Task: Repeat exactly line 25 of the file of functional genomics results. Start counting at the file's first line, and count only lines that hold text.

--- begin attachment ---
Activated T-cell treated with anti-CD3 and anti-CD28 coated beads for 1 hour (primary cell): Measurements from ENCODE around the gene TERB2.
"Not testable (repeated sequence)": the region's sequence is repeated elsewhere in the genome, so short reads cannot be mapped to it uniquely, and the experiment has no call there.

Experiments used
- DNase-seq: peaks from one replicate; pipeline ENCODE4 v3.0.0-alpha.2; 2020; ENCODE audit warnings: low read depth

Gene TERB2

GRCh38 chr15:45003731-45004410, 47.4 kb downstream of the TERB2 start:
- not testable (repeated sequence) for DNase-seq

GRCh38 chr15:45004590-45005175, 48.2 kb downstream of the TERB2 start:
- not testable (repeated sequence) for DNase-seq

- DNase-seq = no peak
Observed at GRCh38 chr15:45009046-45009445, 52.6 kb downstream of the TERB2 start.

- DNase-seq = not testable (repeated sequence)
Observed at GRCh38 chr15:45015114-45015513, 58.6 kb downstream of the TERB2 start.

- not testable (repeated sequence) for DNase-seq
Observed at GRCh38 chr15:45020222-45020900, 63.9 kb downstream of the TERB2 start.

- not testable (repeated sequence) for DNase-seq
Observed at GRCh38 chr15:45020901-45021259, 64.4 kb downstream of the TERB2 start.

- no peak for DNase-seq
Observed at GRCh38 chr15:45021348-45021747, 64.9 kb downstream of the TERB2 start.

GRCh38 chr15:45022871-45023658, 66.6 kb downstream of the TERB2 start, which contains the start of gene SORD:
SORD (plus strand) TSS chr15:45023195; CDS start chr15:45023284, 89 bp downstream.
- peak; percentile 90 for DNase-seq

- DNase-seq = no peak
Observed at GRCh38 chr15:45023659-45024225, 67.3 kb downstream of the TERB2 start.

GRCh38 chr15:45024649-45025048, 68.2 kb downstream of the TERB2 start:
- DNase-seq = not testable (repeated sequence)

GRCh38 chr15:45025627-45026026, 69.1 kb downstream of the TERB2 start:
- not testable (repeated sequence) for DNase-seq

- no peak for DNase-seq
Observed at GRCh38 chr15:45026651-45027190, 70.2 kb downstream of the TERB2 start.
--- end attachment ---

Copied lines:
GRCh38 chr15:45024649-45025048, 68.2 kb downstream of the TERB2 start: